10 Mar 2016: Binder AK, Kosak JP, Janardhan KS, Moser G, Eling TE, et al. (2016) Correction: Expression of Human NSAID Activated Gene 1 in Mice Leads to Altered Mammary Gland Differentiation and Impaired Lactation. PLOS ONE 11(3): e0151504. https://doi.org/10.1371/journal.pone.0151504 View correction
Transgenic mice expressing human non-steroidal anti-inflammatory drug activated gene 1 (NAG-1) have less adipose tissue, improved insulin sensitivity, lower insulin levels and are resistant to dietary induced obesity. The hNAG-1 expressing mice are more metabolically active with a higher energy expenditure. This study investigates female reproduction in the hNAG-1 transgenic mice and finds the female mice are fertile but have reduced pup survival after birth. Examination of the mammary glands in these mice suggests that hNAG-1 expressing mice have altered mammary epithelial development during pregnancy, including reduced occupancy of the fat pad and increased apoptosis via TUNEL positive cells on lactation day 2. Pups nursing from hNAG-1 expressing dams have reduced milk spots compared to pups nursing from WT dams. When CD-1 pups were cross-fostered with hNAG-1 or WT dams; reduced milk volume was observed in pups nursing from hNAG-1 dams compared to pups nursing from WT dams in a lactation challenge study. Milk was isolated from WT and hNAG-1 dams, and the milk was found to have secreted NAG-1 protein (approximately 25 ng/mL) from hNAG-1 dams. The WT dams had no detectable hNAG-1 in the milk. A decrease in non-esterified free fatty acids in the milk of hNAG-1 dams was observed. Altered milk composition suggests that the pups were receiving inadequate nutrients during perinatal development. To examine this hypothesis serum was isolated from pups and clinical chemistry points were measured. Male and female pups nursing from hNAG-1 dams had reduced serum triglyceride concentrations. Microarray analysis revealed that genes involved in lipid metabolism are differentially expressed in hNAG-1 mammary glands. Furthermore, the expression of Cidea/CIDEA that has been shown to regulate milk lipid secretion in the mammary gland was reduced in hNAG-1 mammary glands. This study suggests that expression of hNAG-1 in mice leads to impaired lactation and reduces pup survival due to altered milk quality and quantity.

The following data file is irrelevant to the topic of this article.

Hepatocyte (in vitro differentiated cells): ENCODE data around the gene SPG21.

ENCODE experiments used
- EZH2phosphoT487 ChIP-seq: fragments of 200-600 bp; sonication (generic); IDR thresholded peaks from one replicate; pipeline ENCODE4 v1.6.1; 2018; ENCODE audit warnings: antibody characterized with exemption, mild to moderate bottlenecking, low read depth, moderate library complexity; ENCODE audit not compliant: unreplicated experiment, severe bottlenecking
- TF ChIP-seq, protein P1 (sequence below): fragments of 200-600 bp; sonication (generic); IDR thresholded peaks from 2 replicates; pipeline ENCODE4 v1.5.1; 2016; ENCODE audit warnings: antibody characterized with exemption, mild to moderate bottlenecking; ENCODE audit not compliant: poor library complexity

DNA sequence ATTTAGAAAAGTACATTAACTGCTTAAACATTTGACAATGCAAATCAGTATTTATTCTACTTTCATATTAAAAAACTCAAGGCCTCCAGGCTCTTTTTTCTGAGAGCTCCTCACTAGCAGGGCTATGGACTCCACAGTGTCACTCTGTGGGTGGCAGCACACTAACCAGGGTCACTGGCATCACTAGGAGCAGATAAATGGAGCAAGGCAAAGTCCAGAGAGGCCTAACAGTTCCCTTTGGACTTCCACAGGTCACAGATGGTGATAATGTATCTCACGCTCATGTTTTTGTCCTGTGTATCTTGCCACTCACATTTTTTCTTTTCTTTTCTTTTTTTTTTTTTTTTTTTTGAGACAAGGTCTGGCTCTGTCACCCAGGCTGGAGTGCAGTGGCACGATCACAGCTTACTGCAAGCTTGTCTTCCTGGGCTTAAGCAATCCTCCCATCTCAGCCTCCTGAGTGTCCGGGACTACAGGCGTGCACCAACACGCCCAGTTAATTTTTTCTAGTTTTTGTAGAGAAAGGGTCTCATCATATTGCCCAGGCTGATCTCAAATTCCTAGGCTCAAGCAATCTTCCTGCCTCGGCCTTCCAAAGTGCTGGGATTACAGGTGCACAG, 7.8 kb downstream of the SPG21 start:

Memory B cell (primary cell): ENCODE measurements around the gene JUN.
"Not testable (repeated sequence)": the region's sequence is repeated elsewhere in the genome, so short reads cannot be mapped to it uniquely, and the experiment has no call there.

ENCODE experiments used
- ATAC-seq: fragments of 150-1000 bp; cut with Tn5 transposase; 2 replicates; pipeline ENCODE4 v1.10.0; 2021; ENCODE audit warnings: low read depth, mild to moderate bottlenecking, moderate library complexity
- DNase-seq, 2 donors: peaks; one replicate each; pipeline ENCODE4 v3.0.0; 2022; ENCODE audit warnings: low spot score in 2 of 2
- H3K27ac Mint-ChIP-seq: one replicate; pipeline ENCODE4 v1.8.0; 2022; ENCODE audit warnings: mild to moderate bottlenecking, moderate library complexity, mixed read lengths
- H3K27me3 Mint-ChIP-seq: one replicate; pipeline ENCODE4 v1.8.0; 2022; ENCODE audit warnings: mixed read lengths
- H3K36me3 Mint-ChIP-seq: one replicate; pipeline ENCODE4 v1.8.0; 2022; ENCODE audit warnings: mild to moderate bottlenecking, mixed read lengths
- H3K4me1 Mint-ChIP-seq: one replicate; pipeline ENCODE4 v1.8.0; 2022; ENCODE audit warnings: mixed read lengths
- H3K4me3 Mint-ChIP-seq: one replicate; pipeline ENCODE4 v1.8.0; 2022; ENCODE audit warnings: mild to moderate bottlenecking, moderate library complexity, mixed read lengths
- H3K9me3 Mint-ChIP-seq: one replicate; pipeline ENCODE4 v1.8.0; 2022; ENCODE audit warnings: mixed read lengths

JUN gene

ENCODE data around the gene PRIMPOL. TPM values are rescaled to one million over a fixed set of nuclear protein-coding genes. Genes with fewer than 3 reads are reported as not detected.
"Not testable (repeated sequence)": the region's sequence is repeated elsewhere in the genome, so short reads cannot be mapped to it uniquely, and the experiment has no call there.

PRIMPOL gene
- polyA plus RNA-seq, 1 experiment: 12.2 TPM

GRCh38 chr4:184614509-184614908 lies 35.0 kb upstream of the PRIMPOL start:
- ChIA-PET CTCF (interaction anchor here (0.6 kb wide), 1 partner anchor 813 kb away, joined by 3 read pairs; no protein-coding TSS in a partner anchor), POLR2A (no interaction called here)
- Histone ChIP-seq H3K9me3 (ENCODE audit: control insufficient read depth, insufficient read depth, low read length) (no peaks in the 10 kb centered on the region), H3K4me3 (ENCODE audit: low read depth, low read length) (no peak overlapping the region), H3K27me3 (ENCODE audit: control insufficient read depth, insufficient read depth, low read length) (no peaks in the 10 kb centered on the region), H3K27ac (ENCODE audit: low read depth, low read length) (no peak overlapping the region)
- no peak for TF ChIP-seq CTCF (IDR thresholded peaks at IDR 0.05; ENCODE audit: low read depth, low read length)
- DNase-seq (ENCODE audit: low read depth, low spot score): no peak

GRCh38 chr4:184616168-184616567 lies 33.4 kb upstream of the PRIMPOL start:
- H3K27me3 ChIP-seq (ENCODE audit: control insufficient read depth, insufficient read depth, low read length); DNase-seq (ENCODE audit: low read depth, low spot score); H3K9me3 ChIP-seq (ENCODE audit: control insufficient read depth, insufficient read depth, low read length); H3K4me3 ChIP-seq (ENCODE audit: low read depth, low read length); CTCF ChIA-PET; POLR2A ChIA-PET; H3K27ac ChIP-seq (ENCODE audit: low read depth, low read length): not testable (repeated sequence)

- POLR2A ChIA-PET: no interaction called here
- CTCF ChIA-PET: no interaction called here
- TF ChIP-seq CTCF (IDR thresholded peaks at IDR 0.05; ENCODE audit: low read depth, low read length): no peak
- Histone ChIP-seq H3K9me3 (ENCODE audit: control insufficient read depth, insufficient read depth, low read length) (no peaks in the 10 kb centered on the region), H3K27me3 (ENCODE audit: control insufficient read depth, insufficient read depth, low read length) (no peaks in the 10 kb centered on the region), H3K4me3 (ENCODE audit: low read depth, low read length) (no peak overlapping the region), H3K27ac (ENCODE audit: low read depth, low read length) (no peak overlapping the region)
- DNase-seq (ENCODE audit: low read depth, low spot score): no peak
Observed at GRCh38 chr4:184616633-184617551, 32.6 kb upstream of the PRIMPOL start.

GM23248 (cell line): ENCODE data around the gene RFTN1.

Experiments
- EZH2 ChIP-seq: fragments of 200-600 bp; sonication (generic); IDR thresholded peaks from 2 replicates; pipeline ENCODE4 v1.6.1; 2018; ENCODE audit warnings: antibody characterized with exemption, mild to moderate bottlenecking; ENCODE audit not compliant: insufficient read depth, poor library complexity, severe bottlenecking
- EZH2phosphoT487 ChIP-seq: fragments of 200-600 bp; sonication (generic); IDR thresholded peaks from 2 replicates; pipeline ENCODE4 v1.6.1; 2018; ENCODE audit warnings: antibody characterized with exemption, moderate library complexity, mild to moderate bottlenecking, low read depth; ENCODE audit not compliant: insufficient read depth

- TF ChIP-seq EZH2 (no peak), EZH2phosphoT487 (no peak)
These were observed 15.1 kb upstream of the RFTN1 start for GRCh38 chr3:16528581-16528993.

Citation: Binder AK, Kosak JP, Janhardhan KS, Moser G, Eling TE, Korach KS (2016) Expression of Human NSAID Activated Gene 1 in Mice Leads to Altered Mammary Gland Differentiation and Impaired Lactation. PLoS ONE 11(1): e0146518. https://doi.org/10.1371/journal.pone.0146518
Editor: Jodi Pawluski, University of Rennes-1, FRANCE